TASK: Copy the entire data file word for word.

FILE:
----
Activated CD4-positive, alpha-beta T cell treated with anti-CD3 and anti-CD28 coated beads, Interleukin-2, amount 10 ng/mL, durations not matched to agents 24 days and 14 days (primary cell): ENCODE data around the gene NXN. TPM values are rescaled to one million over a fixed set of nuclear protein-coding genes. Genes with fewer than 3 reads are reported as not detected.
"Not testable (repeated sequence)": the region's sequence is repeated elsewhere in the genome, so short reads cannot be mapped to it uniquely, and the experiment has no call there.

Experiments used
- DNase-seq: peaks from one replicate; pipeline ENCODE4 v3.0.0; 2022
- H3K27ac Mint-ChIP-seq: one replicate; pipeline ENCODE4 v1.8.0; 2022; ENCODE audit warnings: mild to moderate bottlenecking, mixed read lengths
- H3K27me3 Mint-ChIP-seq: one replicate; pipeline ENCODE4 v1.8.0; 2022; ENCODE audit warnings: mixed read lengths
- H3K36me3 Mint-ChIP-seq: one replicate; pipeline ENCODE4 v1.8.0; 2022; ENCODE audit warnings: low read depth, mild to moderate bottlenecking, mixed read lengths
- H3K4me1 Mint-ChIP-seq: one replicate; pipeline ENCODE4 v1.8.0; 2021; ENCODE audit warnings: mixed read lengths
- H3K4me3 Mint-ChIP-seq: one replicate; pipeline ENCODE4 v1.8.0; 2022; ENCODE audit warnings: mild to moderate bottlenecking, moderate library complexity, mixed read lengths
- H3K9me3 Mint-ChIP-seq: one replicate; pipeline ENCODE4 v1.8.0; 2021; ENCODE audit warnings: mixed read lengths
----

Activated CD4-positive, alpha-beta T cell treated with anti-CD3 and anti-CD28 coated beads, Interleukin-2, amount 10 ng/mL, durations not matched to agents 24 days and 14 days (primary cell): ENCODE data around the gene NXN. TPM values are rescaled to one million over a fixed set of nuclear protein-coding genes. Genes with fewer than 3 reads are reported as not detected.
"Not testable (repeated sequence)": the region's sequence is repeated elsewhere in the genome, so short reads cannot be mapped to it uniquely, and the experiment has no call there.

Experiments used
- DNase-seq: peaks from one replicate; pipeline ENCODE4 v3.0.0; 2022
- H3K27ac Mint-ChIP-seq: one replicate; pipeline ENCODE4 v1.8.0; 2022; ENCODE audit warnings: mild to moderate bottlenecking, mixed read lengths
- H3K27me3 Mint-ChIP-seq: one replicate; pipeline ENCODE4 v1.8.0; 2022; ENCODE audit warnings: mixed read lengths
- H3K36me3 Mint-ChIP-seq: one replicate; pipeline ENCODE4 v1.8.0; 2022; ENCODE audit warnings: low read depth, mild to moderate bottlenecking, mixed read lengths
- H3K4me1 Mint-ChIP-seq: one replicate; pipeline ENCODE4 v1.8.0; 2021; ENCODE audit warnings: mixed read lengths
- H3K4me3 Mint-ChIP-seq: one replicate; pipeline ENCODE4 v1.8.0; 2022; ENCODE audit warnings: mild to moderate bottlenecking, moderate library complexity, mixed read lengths
- H3K9me3 Mint-ChIP-seq: one replicate; pipeline ENCODE4 v1.8.0; 2021; ENCODE audit warnings: mixed read lengths